Guest Post: Why My Sister Can’t Accept Me As I Am

It’s true. I asked my brother, Joe Hirsch, to be a guest blogger but I did not call him, as he asserts, from a suburban shopping mall. And, contrary to his claim, he actually has failed to disappoint me on several occasions.  The truth is he’s the real writer in the family and I would be jealous if I didn’t love him madly.get-attachment.aspx

get-attachment-2.aspxI have never failed to disappoint my sister.

                                                            This is no exception.

So when she called me from an oversized vehicle spewing exhaust in a suburban shopping mall to demand I contribute to her blog, I asked what kind of commitment would be deemed acceptable. You see, I remain as suspicious of calls for commitment now in middle age and encroaching senility as I did as a young man exiting puberty a year ago.

When she responded that 400 words would be called for, I insisted a headline be counted among them. To my indignation, she replied that headlines are a category apart, one within which word count is not a proper consideration. I was appalled, but agreed to her conditions, because that’s the kind of man I am—a man of few words, all destined for glory, if not necessarily for publication.

Let me explain. I have always been a major roadblock in my younger sister’s aspirations to be first born in our family. There is nothing I or anyone else can do about that now. My sister was born second, which, in my estimation, is a very fortuitous position from which to be launched. Look, do you want to be the first rocket launched to decimate foreign targets? Of course you don’t. You want a reconnaissance missile to be launched initially as a decoy to be blown up in mid-flight so that you, as second fiddle, can be assured of crossing the Pacific successfully in order to flatten California, after a preliminary volley has sufficiently distracted missile defense forces.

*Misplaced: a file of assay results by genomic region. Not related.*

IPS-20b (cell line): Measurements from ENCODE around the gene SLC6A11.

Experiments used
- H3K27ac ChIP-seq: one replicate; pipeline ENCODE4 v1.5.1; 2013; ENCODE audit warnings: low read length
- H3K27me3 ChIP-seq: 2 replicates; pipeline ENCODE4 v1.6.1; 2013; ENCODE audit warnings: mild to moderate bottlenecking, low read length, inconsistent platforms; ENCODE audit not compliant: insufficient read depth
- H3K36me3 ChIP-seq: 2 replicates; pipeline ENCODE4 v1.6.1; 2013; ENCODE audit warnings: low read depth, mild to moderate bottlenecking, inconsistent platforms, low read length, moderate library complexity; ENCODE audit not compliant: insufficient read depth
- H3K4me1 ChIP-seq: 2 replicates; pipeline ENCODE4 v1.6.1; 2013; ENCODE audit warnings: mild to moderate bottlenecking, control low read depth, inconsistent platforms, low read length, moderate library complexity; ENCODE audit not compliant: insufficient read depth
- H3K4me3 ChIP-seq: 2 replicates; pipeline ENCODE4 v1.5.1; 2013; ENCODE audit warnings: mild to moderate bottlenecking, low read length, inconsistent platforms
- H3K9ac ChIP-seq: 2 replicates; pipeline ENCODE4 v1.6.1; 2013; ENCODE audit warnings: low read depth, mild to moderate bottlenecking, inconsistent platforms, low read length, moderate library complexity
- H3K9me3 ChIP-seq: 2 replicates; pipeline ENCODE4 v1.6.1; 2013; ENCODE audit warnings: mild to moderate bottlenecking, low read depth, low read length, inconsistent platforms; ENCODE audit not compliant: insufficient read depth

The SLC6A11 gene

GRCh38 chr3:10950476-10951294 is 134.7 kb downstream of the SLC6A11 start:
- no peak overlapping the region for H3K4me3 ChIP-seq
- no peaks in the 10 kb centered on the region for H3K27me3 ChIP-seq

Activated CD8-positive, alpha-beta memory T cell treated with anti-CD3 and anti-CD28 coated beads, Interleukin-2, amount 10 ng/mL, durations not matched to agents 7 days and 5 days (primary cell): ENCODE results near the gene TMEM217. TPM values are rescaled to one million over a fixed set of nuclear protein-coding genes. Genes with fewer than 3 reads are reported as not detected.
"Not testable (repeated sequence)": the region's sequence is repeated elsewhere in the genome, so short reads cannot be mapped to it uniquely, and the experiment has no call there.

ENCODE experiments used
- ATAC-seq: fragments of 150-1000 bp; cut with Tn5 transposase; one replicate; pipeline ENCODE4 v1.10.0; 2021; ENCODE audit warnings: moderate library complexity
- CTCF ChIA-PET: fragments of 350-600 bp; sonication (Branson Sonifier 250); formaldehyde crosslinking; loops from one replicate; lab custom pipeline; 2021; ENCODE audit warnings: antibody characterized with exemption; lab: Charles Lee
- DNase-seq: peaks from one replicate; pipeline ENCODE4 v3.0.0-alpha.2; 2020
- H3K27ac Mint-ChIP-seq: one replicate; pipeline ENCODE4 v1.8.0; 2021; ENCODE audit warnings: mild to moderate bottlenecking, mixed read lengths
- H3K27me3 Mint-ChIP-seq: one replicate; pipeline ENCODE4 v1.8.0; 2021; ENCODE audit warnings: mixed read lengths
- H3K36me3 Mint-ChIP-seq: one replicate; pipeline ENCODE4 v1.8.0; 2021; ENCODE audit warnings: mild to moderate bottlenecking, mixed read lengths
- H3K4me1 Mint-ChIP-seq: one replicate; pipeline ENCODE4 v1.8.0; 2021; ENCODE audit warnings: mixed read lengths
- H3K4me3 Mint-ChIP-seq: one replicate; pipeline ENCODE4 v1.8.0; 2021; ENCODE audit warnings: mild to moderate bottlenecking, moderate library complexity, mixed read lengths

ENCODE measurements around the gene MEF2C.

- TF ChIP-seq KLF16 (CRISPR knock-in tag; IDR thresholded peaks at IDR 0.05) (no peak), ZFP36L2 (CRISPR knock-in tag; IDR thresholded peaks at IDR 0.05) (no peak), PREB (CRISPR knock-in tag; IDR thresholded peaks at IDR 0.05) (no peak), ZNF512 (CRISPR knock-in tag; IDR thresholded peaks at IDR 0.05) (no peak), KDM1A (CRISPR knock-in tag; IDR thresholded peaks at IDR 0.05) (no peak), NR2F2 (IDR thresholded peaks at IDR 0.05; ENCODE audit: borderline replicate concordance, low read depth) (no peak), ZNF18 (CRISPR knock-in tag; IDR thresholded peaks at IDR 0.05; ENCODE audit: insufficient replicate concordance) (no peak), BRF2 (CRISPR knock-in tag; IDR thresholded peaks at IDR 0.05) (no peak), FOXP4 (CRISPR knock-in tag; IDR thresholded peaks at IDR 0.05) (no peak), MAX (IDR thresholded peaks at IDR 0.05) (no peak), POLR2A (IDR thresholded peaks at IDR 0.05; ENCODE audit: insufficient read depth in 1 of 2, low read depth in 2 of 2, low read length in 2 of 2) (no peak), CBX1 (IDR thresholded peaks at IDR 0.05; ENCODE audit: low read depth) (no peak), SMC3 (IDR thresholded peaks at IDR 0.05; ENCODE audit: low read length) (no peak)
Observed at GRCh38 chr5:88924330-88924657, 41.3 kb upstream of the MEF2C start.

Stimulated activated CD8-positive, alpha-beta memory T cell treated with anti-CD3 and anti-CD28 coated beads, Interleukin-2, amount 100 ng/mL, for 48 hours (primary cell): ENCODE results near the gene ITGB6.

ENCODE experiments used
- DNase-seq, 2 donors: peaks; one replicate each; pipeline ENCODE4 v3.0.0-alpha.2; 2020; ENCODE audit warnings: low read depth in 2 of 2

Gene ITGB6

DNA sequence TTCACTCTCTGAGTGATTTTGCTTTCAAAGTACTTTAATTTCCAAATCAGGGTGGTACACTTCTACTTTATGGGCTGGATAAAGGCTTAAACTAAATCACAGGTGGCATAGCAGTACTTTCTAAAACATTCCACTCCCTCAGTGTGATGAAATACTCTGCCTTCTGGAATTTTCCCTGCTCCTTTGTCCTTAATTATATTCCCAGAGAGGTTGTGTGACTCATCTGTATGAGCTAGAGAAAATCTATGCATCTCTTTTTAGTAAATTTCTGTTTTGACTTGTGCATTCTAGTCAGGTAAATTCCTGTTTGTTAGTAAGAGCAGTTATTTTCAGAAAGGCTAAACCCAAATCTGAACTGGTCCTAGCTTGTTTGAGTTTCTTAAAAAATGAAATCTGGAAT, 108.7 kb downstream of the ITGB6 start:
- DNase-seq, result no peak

And if you want to talk about distractions, talk to me. Well, not too loud, because I am easily distracted. In fact, my sister, who, by the way, runs this blog, thinks I should have gotten some kind of medical treatment for my distractible nature when I was young and she was even younger, to help me deal with my condition of distractibility, even if it would have required taking drugs. Drugs can be good for you in certain circumstances, but that would require the blessings of corporations—sorry, I mean the government, or, in other words, you and me, for aren’t we all in power here? That’s what’s so great about this country, this blog, and the pharmaceutical industry. It’s all very democratic.

My sister will no doubt be very disappointed in my column because it touches on so many important themes so effortlessly, so I think it’s fair to say her anger will stem from jealousy, but I accept that. I, too, would be disappointed with my column if I had the attention span necessary to sit still long enough to read it.

Well, sadly, I’m a hundred words over my word count, even without the headline. But that’s what family’s all about—being excessive in one’s choices while knowing that you will be forgiven because ultimately your excess is simply more important than anyone else’s, while never stooping into over-indulgence or—god forbid—inexcusable narcissism.

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